The Princess Bride Movie Review
Ostensibly a children's fairy tale about a farmer's daughter (Robin Wright), her poor lover Westley (Cary Elwes), the prince (Chris Sarandon) who catches her eye, and the battle that develops among them all. Filled with memorable supporting characters -- Wallace Shawn's Vizzini ("Inconceivable!!!"), Mandy Patinkin's Inigo, Andre the Giant's Fezzik, and Christopher Guest's six-fingered man, The Princess Bride is as much fun as you can have in a film. Even the fringe characters (Peter Cook's priest, Carol Kane's nagging wife, Mel Smith's albino torturer) are hilarious and unforgettable. And director Rob Reiner has imbued this film with so much pure joy that you can't help but want to watch it over and over.
And sure enough, it's a film that improves with repeated viewings. Based on a novel William Goldman wrote for his kids, it's one of those movies you can watch with your children and not want to gouge out your eyes 20 minutes into it. Imbued with a sophisticated plot about love, revenge, dedication, commitment, and more love, it's a classic fable given a post-modern spin. I don't know how else to describe it except to urge you to see it if you never have, and to see it again if you already have. (And of course, you have.)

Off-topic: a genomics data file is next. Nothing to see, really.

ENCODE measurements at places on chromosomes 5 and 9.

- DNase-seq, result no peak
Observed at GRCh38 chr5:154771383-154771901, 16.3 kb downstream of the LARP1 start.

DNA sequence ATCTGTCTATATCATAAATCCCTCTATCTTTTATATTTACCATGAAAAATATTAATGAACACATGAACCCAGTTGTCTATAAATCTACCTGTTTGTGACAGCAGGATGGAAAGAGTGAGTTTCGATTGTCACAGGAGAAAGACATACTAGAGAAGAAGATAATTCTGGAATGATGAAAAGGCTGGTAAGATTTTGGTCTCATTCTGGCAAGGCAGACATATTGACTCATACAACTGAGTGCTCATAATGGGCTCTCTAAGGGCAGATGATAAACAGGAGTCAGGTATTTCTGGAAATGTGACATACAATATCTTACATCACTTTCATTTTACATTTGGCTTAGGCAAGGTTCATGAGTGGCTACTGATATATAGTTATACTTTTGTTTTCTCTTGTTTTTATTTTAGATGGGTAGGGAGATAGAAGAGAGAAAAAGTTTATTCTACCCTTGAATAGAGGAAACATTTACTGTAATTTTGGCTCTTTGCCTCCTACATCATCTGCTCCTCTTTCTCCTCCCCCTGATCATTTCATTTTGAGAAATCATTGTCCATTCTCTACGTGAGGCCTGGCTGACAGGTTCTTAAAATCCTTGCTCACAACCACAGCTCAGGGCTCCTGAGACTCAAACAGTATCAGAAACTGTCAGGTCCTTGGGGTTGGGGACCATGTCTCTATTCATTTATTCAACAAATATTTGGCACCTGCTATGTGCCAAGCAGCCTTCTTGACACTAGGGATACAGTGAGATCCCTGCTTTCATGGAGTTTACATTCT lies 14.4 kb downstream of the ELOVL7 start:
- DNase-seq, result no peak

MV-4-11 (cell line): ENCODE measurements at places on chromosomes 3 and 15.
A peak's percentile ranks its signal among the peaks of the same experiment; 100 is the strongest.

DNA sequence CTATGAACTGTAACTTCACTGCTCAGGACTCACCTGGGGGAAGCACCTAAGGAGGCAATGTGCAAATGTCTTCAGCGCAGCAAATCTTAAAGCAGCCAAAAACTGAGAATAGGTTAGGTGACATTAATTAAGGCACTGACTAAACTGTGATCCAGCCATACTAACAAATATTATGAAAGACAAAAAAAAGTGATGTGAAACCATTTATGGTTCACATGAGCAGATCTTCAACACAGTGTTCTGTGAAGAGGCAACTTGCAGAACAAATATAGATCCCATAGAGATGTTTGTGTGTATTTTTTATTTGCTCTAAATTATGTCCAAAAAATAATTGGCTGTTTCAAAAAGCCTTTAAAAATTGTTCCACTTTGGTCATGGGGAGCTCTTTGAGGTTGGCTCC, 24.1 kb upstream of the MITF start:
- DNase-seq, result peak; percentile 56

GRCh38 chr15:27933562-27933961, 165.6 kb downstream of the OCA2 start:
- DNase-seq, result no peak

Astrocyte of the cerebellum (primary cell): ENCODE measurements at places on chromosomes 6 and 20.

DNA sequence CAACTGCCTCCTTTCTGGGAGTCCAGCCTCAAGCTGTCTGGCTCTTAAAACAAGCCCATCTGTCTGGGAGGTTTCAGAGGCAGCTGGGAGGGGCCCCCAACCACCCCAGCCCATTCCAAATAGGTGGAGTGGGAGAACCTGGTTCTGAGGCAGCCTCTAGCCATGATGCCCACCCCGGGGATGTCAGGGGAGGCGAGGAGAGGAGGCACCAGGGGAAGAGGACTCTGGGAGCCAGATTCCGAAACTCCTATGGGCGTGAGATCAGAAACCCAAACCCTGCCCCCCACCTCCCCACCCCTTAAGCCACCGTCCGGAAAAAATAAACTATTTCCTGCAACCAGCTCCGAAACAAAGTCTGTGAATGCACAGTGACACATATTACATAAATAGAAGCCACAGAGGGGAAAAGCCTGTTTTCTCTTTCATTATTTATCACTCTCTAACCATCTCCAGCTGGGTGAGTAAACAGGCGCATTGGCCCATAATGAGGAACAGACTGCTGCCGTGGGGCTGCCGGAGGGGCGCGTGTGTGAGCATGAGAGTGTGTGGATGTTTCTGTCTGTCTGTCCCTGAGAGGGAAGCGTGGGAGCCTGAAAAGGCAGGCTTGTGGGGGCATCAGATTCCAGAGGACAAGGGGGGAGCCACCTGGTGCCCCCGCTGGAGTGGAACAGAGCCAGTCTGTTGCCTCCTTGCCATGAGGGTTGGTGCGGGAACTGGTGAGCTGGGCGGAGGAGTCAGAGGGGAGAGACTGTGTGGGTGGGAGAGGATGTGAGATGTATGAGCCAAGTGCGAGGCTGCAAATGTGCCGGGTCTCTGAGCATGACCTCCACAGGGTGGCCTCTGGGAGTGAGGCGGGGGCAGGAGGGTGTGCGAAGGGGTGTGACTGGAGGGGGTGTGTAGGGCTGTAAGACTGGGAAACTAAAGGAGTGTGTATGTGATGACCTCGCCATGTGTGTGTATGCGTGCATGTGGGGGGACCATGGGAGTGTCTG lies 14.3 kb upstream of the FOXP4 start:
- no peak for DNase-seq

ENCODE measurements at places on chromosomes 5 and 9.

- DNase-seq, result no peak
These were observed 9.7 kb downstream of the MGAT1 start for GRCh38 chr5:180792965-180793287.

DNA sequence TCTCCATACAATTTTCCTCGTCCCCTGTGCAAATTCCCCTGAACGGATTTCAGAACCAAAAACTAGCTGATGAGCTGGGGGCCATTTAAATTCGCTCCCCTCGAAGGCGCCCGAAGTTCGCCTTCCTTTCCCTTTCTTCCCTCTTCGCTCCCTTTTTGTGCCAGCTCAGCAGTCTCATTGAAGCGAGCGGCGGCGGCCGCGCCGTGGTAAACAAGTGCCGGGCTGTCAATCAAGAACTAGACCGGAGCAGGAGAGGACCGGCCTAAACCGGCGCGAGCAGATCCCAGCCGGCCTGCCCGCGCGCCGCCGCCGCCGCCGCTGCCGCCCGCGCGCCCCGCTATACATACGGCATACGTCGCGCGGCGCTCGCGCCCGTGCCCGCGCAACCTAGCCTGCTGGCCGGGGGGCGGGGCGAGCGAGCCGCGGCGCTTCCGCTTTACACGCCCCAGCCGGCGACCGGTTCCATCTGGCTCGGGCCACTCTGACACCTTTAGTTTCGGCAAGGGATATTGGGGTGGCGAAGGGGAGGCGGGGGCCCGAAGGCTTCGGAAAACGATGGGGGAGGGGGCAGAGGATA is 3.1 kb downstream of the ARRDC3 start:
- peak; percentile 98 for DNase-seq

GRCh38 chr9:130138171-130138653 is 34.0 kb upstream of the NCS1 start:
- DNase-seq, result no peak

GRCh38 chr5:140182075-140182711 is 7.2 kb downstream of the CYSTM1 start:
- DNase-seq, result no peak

The new Special Edition DVD at long last gives the film the extras it deserves. The centerpiece is Rob Reiner's commentary track, wherein he gushes about the making of the film -- though it's hardly enlightening, and if you're in a rush, you can find most of the bits among the numerous making-of documentaries included on the disc. William Goldman also has his own commentary track, which is a bit of a snoozer -- partially because Goldman doesn't have much to say, but mostly because he's a bit irascible even when he does speak.
No matter, any movie that can convince you that Andre the Giant should have been an actor instead of a wrestler is an "A" in my book.